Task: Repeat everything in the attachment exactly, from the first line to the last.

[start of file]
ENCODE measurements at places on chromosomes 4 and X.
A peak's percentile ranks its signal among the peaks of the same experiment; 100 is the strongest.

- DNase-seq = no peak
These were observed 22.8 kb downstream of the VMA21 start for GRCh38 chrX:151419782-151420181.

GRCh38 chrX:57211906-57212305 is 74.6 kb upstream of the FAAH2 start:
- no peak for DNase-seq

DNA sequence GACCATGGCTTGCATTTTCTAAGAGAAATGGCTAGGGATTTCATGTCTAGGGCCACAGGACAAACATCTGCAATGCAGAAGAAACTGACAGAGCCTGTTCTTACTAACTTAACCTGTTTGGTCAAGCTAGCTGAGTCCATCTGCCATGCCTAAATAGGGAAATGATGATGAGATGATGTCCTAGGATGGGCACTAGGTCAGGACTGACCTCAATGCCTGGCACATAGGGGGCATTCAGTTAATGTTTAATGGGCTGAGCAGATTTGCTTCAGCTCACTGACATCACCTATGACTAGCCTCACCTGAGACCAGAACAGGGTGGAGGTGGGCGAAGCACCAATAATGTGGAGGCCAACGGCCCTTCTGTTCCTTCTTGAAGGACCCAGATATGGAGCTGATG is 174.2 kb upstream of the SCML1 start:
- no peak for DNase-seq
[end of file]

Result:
ENCODE measurements at places on chromosomes 4 and X.
A peak's percentile ranks its signal among the peaks of the same experiment; 100 is the strongest.

- DNase-seq = no peak
These were observed 22.8 kb downstream of the VMA21 start for GRCh38 chrX:151419782-151420181.

GRCh38 chrX:57211906-57212305 is 74.6 kb upstream of the FAAH2 start:
- no peak for DNase-seq

DNA sequence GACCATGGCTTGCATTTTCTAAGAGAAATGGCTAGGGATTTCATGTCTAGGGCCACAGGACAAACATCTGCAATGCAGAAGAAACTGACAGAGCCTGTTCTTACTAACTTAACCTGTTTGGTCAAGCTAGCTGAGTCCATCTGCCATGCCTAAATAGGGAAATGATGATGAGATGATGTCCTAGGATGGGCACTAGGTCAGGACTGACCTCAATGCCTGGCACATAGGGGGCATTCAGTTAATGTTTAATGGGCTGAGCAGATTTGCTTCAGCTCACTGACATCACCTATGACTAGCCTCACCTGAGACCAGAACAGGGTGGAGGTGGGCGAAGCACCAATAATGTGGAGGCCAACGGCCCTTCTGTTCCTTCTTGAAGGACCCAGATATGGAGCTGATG is 174.2 kb upstream of the SCML1 start:
- no peak for DNase-seq